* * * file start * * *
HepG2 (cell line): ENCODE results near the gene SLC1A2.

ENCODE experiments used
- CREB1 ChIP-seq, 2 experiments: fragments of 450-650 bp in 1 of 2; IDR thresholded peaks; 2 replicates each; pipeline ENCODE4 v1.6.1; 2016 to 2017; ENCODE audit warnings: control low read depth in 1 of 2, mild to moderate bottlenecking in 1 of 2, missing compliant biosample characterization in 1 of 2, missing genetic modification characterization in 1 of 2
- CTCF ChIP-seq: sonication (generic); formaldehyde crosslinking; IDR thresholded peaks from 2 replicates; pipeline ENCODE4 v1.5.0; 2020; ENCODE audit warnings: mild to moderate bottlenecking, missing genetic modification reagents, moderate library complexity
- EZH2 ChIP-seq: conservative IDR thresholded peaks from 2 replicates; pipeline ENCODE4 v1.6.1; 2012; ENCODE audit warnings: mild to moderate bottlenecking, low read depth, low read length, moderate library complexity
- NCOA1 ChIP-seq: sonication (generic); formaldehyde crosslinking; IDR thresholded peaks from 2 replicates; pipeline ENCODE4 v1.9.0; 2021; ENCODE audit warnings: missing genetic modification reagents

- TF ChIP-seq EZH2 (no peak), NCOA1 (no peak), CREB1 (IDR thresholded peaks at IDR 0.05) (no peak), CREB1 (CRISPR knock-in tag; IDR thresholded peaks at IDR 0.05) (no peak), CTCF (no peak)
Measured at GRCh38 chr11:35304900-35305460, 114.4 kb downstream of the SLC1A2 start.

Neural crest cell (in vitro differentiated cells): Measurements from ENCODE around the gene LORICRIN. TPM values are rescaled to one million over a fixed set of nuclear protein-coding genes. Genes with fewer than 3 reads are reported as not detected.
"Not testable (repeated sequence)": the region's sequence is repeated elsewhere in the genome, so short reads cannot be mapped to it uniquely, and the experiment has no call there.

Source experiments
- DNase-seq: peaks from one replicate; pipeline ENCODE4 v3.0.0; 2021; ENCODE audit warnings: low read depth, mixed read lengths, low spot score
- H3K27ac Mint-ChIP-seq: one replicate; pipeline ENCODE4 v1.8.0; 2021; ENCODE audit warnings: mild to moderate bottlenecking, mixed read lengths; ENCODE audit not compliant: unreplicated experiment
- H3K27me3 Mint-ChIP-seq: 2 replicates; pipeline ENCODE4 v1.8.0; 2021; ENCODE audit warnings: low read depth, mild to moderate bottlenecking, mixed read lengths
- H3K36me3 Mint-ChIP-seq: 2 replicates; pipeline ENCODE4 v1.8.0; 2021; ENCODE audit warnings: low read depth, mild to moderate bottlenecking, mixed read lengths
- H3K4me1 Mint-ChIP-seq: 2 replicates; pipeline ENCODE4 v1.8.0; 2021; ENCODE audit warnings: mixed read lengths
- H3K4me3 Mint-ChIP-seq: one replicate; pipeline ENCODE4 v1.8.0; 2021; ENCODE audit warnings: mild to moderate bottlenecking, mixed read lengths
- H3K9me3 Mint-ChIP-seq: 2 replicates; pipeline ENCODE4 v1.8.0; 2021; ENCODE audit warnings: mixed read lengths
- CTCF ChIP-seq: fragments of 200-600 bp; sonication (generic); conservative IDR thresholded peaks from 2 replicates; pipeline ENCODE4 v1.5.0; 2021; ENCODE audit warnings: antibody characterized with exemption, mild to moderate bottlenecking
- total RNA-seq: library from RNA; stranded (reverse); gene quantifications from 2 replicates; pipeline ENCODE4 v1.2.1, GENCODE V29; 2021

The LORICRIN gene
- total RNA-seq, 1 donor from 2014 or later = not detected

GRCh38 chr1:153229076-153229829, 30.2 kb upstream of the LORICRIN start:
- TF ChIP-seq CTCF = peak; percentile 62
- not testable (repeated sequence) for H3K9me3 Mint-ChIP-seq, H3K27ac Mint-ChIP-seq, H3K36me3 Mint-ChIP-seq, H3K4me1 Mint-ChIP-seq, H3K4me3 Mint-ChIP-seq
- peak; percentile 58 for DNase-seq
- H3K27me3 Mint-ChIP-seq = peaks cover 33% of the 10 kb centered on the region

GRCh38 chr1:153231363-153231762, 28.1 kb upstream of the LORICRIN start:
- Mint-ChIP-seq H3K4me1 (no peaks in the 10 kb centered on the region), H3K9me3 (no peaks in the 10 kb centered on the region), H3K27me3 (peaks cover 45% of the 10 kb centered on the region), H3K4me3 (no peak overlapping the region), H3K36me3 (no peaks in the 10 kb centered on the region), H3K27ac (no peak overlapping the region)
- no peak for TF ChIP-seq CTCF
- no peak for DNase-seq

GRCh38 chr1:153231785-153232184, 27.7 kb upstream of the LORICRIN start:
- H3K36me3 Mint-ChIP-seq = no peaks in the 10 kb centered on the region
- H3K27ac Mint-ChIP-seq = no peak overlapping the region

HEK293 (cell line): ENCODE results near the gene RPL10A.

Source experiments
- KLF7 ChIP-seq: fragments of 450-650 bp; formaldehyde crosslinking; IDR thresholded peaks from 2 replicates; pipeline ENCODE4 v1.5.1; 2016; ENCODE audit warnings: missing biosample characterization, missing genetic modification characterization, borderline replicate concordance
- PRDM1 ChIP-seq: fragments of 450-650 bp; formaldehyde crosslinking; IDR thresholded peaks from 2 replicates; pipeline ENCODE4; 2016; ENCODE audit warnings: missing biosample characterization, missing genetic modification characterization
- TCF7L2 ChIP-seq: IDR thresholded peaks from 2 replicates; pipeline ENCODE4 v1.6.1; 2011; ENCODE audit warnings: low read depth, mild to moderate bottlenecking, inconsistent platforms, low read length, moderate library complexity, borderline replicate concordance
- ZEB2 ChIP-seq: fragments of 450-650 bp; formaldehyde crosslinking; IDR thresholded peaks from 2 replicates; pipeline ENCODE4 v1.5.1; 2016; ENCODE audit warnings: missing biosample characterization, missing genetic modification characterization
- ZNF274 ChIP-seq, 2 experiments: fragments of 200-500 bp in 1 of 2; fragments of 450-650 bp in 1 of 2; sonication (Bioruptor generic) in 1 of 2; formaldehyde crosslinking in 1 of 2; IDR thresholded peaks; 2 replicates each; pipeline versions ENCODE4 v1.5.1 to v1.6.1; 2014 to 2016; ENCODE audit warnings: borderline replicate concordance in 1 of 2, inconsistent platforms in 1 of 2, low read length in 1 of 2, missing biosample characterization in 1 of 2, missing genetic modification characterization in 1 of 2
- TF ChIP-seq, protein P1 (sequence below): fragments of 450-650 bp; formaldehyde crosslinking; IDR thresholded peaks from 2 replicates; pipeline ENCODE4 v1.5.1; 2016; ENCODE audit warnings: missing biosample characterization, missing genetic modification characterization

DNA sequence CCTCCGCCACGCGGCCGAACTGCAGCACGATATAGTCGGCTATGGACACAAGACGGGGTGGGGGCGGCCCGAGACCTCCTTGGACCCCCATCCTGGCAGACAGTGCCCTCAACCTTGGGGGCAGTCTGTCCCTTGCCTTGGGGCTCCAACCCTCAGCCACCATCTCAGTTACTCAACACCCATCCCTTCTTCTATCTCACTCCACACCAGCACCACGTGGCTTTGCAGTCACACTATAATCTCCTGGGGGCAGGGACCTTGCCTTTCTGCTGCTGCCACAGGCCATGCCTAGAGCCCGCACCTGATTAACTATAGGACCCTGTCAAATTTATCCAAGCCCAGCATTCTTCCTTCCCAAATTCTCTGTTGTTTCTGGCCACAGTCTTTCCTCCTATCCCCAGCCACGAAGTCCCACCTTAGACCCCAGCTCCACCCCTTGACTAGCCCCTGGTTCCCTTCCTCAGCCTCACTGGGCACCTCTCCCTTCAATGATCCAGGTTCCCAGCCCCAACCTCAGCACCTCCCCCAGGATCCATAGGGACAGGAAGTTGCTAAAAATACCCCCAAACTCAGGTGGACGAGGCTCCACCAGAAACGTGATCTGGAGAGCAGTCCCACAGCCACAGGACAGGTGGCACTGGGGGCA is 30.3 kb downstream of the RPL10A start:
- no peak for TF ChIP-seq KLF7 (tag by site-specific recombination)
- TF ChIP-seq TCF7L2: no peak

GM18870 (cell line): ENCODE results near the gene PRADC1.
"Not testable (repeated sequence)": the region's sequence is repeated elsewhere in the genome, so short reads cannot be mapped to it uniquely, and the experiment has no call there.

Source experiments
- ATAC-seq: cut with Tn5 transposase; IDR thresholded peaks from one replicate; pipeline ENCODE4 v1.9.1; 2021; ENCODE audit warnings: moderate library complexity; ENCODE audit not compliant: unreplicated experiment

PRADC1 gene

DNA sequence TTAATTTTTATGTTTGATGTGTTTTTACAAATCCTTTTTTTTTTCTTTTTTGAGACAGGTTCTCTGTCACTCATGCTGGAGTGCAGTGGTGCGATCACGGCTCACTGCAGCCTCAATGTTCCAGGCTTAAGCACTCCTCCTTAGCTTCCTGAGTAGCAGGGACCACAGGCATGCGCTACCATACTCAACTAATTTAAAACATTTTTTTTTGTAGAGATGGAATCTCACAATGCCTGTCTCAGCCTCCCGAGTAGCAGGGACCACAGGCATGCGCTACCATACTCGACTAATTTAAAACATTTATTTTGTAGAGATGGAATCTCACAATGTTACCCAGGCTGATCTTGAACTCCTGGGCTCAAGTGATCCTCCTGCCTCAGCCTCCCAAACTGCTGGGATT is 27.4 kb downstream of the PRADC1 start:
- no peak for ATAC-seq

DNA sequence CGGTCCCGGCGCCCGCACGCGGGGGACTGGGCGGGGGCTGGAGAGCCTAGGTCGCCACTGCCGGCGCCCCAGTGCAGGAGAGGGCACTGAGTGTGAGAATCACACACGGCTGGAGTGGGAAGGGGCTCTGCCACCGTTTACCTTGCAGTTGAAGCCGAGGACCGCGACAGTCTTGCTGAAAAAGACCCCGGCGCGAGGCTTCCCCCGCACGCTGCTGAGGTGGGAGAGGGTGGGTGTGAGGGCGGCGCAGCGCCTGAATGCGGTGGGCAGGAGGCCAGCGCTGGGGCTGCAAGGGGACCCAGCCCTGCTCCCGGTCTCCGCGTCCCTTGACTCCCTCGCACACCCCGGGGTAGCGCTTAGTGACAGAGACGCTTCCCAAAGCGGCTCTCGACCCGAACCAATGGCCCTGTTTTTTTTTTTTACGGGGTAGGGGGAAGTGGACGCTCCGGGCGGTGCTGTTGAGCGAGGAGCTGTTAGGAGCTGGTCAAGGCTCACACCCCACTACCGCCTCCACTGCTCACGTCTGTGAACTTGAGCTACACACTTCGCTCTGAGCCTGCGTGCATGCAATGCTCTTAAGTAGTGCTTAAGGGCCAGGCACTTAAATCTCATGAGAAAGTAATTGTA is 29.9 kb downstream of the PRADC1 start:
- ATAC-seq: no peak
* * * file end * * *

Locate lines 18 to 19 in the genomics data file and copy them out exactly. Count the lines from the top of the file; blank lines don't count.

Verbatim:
- H3K9me3 Mint-ChIP-seq: 2 replicates; pipeline ENCODE4 v1.8.0; 2021; ENCODE audit warnings: mixed read lengths
- CTCF ChIP-seq: fragments of 200-600 bp; sonication (generic); conservative IDR thresholded peaks from 2 replicates; pipeline ENCODE4 v1.5.0; 2021; ENCODE audit warnings: antibody characterized with exemption, mild to moderate bottlenecking